“We see on our shelves, in Handsome Volumes, the Works of old Authors who lived and wrote before the invention of printing; but how few of us ask ourselves the questions: Where are the originals of which these books are the copies? And what authority have we for the genuineness of the text?” – William Forsyth
Aaron Czerny is an interdisciplinary artist very much concerned with the new epoch of the Anthropocene and the creation of “shifting context zones” that include made and found objects in stylized exhibitions. Czerny positions himself as a “ritual facilitator,” in his work through the use of performance, video installation and the creation of educational ephemera. Aaron doesn’t navigate what it means to be human in the work he mounts; he archives the way we navigate our humanity. In making this attempt, he allows authorship to transfer to those who enter into the spaces he creates.
As a viewer, to be in the work is to activate the space. It is this feedback loop that creates the work, hewn together from the discarded and created utilitarian materials therein and the observers’ entry into the exhibit. Disconnected from their original context, Czerny seeks to assuage Kim Carson’s musings over a found arrowhead in The Place of Dead Roads: “This artifact, shaped to fill a forgotten need, now has no more meaning or purpose than this arrowhead without the arrow and the bow, the arm and the eye.” As if answering this line directly, Aaron joins with his audience in seeking possible purpose and meaning for the materials in his “anthropological collage.”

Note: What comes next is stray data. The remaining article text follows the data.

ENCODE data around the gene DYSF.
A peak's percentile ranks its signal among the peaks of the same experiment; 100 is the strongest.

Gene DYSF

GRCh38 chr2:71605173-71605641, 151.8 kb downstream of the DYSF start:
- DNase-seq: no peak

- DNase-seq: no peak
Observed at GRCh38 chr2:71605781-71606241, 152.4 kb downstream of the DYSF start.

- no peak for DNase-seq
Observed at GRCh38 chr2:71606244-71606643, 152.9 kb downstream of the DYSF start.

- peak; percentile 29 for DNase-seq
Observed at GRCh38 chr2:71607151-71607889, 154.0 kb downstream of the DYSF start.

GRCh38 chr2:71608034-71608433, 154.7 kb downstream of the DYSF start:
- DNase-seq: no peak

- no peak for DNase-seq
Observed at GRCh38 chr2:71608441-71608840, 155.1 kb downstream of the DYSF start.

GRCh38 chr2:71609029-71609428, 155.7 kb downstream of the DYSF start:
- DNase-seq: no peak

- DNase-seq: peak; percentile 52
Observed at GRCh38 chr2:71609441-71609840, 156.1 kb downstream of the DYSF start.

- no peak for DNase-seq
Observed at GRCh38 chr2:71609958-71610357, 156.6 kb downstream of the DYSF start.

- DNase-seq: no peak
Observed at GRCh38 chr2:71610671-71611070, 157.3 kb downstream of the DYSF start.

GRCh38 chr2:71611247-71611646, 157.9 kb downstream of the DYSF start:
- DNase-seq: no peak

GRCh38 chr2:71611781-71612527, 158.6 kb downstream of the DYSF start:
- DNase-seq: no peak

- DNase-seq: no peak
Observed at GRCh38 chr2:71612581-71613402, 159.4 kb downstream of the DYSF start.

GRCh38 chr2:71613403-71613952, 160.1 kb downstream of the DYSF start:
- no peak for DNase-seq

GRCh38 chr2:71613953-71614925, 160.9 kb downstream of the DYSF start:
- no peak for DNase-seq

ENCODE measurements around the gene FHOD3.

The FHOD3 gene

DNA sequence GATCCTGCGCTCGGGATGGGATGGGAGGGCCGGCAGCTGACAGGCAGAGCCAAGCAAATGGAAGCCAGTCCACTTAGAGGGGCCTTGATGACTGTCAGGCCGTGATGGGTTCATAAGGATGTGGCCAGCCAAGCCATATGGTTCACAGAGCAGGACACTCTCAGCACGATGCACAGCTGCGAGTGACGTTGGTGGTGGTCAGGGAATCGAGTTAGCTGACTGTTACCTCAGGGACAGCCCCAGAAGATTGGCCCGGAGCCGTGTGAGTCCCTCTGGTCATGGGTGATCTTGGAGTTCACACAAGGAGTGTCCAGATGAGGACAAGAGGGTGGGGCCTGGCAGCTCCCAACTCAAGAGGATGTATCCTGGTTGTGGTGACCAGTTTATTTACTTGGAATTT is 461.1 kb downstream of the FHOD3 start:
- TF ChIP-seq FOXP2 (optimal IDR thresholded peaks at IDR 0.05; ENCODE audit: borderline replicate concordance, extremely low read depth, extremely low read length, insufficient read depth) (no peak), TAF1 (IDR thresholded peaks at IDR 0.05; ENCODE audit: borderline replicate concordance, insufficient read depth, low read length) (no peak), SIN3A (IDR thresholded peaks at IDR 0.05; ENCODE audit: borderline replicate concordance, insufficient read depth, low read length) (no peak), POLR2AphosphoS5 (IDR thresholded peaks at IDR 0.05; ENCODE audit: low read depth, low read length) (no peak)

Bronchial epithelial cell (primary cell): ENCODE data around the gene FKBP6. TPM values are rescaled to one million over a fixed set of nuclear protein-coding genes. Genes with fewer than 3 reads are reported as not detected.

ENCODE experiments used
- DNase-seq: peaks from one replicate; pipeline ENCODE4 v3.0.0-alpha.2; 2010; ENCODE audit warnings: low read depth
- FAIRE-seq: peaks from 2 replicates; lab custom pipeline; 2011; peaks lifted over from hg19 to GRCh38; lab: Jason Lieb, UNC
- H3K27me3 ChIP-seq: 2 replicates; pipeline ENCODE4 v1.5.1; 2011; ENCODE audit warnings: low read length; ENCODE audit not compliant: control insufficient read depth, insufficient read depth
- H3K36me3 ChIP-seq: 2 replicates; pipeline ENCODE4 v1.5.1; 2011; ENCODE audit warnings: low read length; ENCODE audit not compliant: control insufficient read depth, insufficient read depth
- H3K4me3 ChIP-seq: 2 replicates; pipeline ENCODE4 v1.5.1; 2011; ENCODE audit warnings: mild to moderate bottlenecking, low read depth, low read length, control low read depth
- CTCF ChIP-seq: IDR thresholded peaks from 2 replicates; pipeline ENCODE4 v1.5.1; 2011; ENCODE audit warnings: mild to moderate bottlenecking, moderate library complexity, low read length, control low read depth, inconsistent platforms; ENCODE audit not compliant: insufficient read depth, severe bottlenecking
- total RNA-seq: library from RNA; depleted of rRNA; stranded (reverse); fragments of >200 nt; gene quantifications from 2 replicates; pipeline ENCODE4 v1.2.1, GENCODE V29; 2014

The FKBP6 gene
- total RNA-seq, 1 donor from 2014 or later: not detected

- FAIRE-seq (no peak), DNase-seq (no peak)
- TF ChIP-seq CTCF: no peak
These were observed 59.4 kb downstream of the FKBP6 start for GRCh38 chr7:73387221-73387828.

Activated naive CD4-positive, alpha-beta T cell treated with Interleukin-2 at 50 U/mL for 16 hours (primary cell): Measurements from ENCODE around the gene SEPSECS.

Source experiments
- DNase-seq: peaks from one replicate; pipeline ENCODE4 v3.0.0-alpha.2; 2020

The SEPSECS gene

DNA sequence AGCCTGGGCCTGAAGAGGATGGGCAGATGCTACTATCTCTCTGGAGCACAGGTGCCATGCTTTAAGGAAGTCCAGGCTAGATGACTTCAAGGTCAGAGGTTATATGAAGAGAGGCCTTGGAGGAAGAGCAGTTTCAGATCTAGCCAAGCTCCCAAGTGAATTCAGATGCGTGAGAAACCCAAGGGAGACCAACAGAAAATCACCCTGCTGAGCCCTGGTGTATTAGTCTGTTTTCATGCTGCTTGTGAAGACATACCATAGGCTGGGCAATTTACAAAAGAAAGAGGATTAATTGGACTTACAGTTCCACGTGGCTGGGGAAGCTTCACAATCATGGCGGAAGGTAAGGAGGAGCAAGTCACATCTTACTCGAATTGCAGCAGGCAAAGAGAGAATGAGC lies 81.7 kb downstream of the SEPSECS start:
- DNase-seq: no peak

In echo/locater, Czerny exhibits an object called resonator. A finely crafted wooden box containing a collection of objects, Aaron shipped the box with a set of instructions outlining how to use and add to the resonator object. Hence, a resonator returns to the exhibit bearing the marks of ten artists’ activation, an archive to be joined to the archive — a collage of notions around human activation.
Aaron Czerny Aaron Czerny is a trans-disciplinary artist engaged in investigating the complex dynamics embedded within the concepts of wildness and domestication. His work, which utilizes a wide range of materials, media, and exhibition strategies, has been exhibited and collected nationally and internationally. He pursued undergraduatestudies at the San Francisco Art Institute and holds an MFA in Interdisciplinary Arts from Sierra Nevada College. Czerny was the recipient of the SNC MFA-IA Artist Grant (2015-2017), the Transart Institute Earth Awareness Award (2014), Can Serrat artist stipend (2013), and the SFAI Sobel Award (1992-1996). He currently resides and works north of San Francisco.